Japanese G8 delegates study Plymouth dementia model
A Japanese delegation has been in Plymouth to study how the city is pioneering work in dementia care.
Japan was one of the G8 countries at a dementia summit in London this week where a commitment was made into finding a cure or treatment for the condition.
Delegates were taken to Stoke Damerel Community College, where dementia education is part of its curriculum.
An Alzheimer's Society "singing for the brain" session was also visited.
"Even when many memories are hard to retrieve, music can sometimes still be recalled - if only for a short while," society spokeswoman Teresa Parsons said.
"Singing for the brain helps people with dementia communicate, improving their mood and leaving them feeling good about themselves."
As part of Stoke Damerel's dementia education, pupils regularly play croquet with older people from the local community.
School spokesman Darren Towers said Stoke Damerel's curriculum-wide approach to dementia education had already been recognised in a report to the prime minister and both students and staff were keen to share their learning and experiences with their Japanese visitors.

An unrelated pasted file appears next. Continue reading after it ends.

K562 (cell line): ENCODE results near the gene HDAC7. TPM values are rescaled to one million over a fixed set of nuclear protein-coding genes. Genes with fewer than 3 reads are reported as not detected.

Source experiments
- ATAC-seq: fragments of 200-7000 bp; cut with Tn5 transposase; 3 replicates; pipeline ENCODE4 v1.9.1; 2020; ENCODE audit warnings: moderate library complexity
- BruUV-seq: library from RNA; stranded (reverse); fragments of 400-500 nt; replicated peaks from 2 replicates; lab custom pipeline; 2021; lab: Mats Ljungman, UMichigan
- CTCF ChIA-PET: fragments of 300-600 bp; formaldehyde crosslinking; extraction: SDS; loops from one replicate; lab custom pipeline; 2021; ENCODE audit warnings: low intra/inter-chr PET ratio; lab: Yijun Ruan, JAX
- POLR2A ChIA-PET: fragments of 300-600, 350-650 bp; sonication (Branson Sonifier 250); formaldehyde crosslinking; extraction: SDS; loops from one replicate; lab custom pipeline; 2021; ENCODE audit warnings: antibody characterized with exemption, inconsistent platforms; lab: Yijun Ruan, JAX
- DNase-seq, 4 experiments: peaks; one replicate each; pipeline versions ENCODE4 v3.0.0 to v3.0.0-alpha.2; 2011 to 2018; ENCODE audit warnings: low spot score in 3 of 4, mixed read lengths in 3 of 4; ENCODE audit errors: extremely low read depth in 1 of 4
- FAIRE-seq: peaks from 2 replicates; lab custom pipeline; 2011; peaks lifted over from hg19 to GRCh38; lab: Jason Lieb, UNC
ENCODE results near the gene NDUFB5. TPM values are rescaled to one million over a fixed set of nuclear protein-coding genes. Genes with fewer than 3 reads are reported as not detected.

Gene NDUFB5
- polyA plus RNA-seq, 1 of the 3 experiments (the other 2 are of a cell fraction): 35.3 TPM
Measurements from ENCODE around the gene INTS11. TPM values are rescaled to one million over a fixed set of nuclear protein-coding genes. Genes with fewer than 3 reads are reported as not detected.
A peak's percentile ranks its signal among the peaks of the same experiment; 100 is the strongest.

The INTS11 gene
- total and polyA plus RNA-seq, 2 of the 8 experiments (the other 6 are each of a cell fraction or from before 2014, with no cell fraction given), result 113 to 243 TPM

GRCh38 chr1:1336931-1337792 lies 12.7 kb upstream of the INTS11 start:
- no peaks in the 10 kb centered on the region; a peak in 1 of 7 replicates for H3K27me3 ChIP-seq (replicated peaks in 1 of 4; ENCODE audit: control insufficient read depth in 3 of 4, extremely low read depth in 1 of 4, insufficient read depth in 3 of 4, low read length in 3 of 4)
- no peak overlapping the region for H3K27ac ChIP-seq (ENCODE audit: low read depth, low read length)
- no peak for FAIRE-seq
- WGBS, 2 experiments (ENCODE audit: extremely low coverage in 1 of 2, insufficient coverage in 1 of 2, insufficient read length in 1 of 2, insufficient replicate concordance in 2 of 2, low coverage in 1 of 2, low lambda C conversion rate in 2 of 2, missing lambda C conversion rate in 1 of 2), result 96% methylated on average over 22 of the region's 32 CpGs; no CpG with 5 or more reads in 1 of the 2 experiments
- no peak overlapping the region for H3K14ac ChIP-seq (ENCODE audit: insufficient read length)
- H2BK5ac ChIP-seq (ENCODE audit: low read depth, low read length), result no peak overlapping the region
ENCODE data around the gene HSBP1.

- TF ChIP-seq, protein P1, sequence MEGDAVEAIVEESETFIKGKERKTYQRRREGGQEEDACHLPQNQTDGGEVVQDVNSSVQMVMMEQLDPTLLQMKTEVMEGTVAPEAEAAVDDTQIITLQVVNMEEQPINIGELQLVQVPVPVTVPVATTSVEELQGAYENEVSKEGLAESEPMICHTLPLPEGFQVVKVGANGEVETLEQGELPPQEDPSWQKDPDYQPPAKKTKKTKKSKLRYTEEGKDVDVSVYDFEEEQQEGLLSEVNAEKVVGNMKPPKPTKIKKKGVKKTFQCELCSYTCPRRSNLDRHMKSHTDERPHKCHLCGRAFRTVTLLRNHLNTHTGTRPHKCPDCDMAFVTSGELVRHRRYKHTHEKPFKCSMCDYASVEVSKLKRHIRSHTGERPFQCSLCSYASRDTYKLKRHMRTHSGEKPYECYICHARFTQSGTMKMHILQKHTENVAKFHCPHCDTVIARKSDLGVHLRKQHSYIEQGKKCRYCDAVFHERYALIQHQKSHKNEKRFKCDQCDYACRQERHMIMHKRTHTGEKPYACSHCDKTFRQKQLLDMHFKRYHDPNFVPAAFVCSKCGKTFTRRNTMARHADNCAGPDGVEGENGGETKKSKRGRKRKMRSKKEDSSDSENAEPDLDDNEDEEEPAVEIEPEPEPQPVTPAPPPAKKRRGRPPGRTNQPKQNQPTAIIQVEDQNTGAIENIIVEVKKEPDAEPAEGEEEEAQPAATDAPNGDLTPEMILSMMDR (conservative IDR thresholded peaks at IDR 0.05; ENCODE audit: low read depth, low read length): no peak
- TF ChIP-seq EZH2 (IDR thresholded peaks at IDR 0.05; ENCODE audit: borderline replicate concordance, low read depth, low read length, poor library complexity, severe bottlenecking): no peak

The city council, university and the local NHS health trust are also working on a number of projects as part of the Plymouth Dementia Action Alliance.
Other members of the alliance include Dartmoor Search and Rescue Team, Plymouth Citybus and basketball team Plymouth Raiders.
Ian Sheriff, from the university, who is one of Prime Minister David Cameron's national dementia champions, said innovative and new techniques and treatments were being pioneered on ways to tackle "this devastating condition".
"Dementia has finally been recognised as the crisis it is, and Plymouth is setting the standard for others across the world to follow," he added.
Globally, the number of dementia sufferers is expected to treble to 135m by 2050.